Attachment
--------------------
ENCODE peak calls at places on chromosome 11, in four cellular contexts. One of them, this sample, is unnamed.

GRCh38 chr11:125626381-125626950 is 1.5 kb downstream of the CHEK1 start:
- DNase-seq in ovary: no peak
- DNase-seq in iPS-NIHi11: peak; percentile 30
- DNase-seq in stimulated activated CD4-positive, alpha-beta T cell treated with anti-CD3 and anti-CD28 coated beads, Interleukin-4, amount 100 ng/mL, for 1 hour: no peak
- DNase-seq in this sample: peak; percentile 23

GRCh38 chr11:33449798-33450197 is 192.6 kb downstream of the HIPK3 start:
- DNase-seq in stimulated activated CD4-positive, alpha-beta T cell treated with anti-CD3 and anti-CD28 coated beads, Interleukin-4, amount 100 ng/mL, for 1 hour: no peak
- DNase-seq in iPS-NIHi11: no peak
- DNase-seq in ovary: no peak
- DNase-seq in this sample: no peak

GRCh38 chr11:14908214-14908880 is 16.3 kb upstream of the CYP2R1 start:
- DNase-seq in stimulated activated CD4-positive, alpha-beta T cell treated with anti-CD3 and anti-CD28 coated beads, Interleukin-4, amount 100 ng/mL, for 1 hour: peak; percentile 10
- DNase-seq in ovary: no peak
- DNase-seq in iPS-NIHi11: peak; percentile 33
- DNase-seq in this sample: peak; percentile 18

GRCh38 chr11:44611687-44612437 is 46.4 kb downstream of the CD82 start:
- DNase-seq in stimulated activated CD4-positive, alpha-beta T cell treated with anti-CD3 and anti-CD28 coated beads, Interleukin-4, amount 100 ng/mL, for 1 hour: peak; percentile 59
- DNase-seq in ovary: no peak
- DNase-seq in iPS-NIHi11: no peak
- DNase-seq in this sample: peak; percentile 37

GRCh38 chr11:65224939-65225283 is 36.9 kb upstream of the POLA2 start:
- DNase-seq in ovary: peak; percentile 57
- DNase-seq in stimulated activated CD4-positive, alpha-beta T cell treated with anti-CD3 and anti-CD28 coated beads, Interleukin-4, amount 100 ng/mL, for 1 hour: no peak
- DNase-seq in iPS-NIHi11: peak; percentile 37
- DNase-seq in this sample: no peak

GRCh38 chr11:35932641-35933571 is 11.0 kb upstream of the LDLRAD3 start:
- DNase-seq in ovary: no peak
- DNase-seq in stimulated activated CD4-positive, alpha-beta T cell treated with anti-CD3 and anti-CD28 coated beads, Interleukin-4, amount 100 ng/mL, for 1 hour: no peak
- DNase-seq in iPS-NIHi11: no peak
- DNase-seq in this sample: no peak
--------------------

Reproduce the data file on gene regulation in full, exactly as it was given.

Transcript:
ENCODE peak calls at places on chromosome 11, in four cellular contexts. One of them, this sample, is unnamed.

GRCh38 chr11:125626381-125626950 is 1.5 kb downstream of the CHEK1 start:
- DNase-seq in ovary: no peak
- DNase-seq in iPS-NIHi11: peak; percentile 30
- DNase-seq in stimulated activated CD4-positive, alpha-beta T cell treated with anti-CD3 and anti-CD28 coated beads, Interleukin-4, amount 100 ng/mL, for 1 hour: no peak
- DNase-seq in this sample: peak; percentile 23

GRCh38 chr11:33449798-33450197 is 192.6 kb downstream of the HIPK3 start:
- DNase-seq in stimulated activated CD4-positive, alpha-beta T cell treated with anti-CD3 and anti-CD28 coated beads, Interleukin-4, amount 100 ng/mL, for 1 hour: no peak
- DNase-seq in iPS-NIHi11: no peak
- DNase-seq in ovary: no peak
- DNase-seq in this sample: no peak

GRCh38 chr11:14908214-14908880 is 16.3 kb upstream of the CYP2R1 start:
- DNase-seq in stimulated activated CD4-positive, alpha-beta T cell treated with anti-CD3 and anti-CD28 coated beads, Interleukin-4, amount 100 ng/mL, for 1 hour: peak; percentile 10
- DNase-seq in ovary: no peak
- DNase-seq in iPS-NIHi11: peak; percentile 33
- DNase-seq in this sample: peak; percentile 18

GRCh38 chr11:44611687-44612437 is 46.4 kb downstream of the CD82 start:
- DNase-seq in stimulated activated CD4-positive, alpha-beta T cell treated with anti-CD3 and anti-CD28 coated beads, Interleukin-4, amount 100 ng/mL, for 1 hour: peak; percentile 59
- DNase-seq in ovary: no peak
- DNase-seq in iPS-NIHi11: no peak
- DNase-seq in this sample: peak; percentile 37

GRCh38 chr11:65224939-65225283 is 36.9 kb upstream of the POLA2 start:
- DNase-seq in ovary: peak; percentile 57
- DNase-seq in stimulated activated CD4-positive, alpha-beta T cell treated with anti-CD3 and anti-CD28 coated beads, Interleukin-4, amount 100 ng/mL, for 1 hour: no peak
- DNase-seq in iPS-NIHi11: peak; percentile 37
- DNase-seq in this sample: no peak

GRCh38 chr11:35932641-35933571 is 11.0 kb upstream of the LDLRAD3 start:
- DNase-seq in ovary: no peak
- DNase-seq in stimulated activated CD4-positive, alpha-beta T cell treated with anti-CD3 and anti-CD28 coated beads, Interleukin-4, amount 100 ng/mL, for 1 hour: no peak
- DNase-seq in iPS-NIHi11: no peak
- DNase-seq in this sample: no peak